As I have said before, I come from a Polish peasant background where my people valued any material wealth they could accumulate. In the old country, if they found a piece of broken glass or a bent piece of rusty metal, they would squirrel it away because, as the old Polish idiom goes, “it will come in handy.” Perhaps they could fashion some sort of shiv from the glass or sharpen the metal so that they could whittle a pistol out of wood they had stolen.

Peasant poverty was just like prison except there was no getting out early for good behavior. As a matter of fact, it was good behavior that kept them oppressed and poor. A lump of coal for Christmas was occasion for joy and gratitude. It would help them through the winter and maybe allow them to escape to the cities — or even America.

Once in America, old habits were hard to break. The old folks still accumulated broken glass and rusty metal, warning the kids that they had better hold onto anything that comes their way because the Feudal Lords may come by at any time and take it for themselves — minus the ten percent that, of course, had to go to the church.

And so we hoarded our Erector Sets, doll houses, Chatty Cathy and Lincoln Logs. We would never let go of what pieces remained of Mr. Potato Head. The View Master and Kodak Instamatic is still with us, as are all the snapshots that do not deserve to be called photographs that we made when film was king and the wallet-size print was queen.

We are older now. We are Americans and we don’t really need anything. We may be broke, but we’re material magnates. We are looking at concepts like paring down, downsizing or simply simplifying. And now comes Christmas with its heavily entrenched and fortified tradition of gift giving. There is no way to root it out and subdue it but … come closer so that you can hear me: there is a way around it.

It’s time to announce that we will no longer be humbuggers trying to restrict gift givers — bring on the gifts as long as all the gifts are consumables. By consumables, I am not referring to consumer goods and durable items. No, we are talking about items that can be used up, spent, eaten or evaporated. These are gifts that take up no space or disappear when used.

There is no shortage of consumables. Food and drink are always at the top of the list and that can include things like dog food or a bottle of fine wine — for the cat. Consider a grocery store as you would a gift shop that doesn’t offer gift wrapping.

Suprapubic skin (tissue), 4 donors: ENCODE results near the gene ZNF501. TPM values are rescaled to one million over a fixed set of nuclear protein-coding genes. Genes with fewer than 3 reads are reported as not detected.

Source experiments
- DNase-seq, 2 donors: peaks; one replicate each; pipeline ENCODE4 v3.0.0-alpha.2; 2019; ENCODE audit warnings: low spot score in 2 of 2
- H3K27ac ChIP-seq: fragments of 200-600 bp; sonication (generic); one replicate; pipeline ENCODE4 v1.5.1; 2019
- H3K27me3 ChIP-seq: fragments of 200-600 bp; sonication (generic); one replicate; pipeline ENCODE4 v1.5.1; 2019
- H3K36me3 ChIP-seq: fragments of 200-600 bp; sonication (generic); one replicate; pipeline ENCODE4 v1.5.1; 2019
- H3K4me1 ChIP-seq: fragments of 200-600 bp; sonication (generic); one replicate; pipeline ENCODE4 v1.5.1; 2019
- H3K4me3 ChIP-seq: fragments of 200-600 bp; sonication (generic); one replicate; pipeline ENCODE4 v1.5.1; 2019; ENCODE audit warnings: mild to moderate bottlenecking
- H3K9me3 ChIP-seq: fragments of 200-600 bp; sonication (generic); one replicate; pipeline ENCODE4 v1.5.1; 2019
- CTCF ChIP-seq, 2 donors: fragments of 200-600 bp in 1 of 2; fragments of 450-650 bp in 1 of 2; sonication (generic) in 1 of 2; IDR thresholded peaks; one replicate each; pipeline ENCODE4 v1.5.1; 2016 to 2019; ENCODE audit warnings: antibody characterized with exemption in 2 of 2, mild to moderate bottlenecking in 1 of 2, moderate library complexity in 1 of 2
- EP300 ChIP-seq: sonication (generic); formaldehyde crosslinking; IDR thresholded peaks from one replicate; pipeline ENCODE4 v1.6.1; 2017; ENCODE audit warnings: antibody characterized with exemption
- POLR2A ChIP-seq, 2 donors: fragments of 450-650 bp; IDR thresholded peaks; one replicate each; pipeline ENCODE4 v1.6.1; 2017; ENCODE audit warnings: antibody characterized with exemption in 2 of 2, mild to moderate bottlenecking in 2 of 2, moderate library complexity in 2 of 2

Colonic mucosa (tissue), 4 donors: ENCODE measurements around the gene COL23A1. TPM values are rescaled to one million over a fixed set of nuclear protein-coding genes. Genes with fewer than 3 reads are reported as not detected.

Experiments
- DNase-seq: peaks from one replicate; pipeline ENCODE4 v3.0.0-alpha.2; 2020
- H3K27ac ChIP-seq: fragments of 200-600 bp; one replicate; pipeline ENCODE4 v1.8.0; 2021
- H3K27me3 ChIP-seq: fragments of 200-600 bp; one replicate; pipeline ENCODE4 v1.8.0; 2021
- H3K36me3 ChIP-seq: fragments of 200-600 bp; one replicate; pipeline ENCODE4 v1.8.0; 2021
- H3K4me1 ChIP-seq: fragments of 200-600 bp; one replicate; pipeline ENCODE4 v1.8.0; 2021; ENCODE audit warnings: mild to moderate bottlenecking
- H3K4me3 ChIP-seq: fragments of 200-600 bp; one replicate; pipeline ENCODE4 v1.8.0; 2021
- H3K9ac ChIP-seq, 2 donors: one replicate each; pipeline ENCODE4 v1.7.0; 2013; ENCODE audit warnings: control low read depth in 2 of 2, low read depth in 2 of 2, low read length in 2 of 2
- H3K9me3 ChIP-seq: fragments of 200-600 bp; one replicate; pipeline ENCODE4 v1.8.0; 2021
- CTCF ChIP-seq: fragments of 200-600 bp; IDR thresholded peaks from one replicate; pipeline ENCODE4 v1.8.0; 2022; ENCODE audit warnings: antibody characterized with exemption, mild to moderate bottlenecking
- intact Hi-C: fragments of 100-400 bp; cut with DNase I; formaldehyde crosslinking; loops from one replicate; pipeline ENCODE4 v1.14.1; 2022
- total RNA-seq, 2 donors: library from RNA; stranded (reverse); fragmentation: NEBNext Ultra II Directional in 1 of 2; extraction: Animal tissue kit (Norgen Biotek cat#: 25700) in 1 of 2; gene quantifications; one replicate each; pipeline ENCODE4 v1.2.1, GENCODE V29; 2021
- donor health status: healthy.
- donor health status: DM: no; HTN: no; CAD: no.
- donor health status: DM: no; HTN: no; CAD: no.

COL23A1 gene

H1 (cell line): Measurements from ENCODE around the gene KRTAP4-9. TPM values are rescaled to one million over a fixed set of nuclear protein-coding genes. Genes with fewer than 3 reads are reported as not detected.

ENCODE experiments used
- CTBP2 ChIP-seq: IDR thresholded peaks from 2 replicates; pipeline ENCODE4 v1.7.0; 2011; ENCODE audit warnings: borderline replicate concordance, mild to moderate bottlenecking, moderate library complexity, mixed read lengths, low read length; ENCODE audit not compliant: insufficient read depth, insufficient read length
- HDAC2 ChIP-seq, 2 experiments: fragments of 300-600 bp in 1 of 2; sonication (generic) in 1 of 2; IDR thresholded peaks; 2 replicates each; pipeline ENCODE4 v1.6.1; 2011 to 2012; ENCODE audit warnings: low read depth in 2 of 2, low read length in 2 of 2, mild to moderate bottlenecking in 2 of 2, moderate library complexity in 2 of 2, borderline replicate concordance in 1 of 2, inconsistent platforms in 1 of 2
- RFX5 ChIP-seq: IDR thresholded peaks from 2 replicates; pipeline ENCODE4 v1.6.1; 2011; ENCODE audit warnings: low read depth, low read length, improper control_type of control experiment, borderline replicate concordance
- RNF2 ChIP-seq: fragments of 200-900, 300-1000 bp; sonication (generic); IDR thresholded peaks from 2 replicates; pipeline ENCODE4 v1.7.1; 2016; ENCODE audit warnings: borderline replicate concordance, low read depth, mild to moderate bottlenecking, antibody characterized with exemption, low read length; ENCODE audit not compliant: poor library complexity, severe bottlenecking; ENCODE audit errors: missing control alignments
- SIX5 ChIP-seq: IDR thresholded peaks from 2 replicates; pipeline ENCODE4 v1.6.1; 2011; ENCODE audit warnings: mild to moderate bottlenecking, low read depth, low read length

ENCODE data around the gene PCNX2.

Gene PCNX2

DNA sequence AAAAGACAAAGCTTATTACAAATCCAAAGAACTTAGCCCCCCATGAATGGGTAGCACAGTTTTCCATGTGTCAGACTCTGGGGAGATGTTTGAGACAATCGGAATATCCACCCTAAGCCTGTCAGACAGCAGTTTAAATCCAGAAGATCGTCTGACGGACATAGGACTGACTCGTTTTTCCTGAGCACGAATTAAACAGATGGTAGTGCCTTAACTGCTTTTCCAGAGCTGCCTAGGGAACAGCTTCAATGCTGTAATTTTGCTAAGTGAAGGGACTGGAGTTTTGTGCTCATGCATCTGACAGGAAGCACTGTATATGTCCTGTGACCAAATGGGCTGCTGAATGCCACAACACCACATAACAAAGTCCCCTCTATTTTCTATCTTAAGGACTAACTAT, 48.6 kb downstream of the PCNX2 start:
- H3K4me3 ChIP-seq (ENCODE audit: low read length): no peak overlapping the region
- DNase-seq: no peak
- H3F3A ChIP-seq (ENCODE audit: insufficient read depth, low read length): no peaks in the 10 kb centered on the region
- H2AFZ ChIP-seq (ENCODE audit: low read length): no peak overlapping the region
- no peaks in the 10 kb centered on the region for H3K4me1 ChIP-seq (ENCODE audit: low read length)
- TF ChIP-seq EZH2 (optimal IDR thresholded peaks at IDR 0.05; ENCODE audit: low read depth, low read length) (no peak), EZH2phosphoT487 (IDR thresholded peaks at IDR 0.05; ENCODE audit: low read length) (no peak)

Entertainment bestowed will not end up in a storage box. Gifts of meals out, hotel rooms, travel, theatrical performances, concerts and even fireworks qualify. Toiletries and personal care products are something everyone can use and use up. Going a step further, you can gift people with personal services — hair, nails, massage and those Botox treatments that no insurance policy will even think about covering.

Are your gift recipients remodeling? Then building supplies fall under the consumable category, but more stable people can always use fuel (wood, fuel oil, batteries) and new energy-efficient light bulbs. A payment on their utility accounts would be greatly appreciated, be it electric, internet or dumpster.

There are many more creative ways to give gifts without the danger of people tripping over them later and sending them to the hospital or morgue. Charitable contributions in the name of your gift receiver are deeply rooted in the Christmas spirit. Memberships to organizations might be appropriate, and of course education for fun can include gift certificates to cooking and gardening classes or, I don’t know, shiv design and construction.

Some of your loved ones just don’t want to accumulate any more stuff. If you gift them with consumables, they can be truly gracious, thankful and appreciative. And after you leave, they can enjoy using up the stuff you gave them and, to put the icing on the cake, be rid of it.

Yes, bring us some figgy pudding and a cup of good cheer. Personally, I’ll settle for a block of Tillamook cheese, a hunk of hard salami and a bottle of Yukon Jack. That’ll go a long way sharing with friends this holiday season and won’t add anything to my substantial rusty metal pile.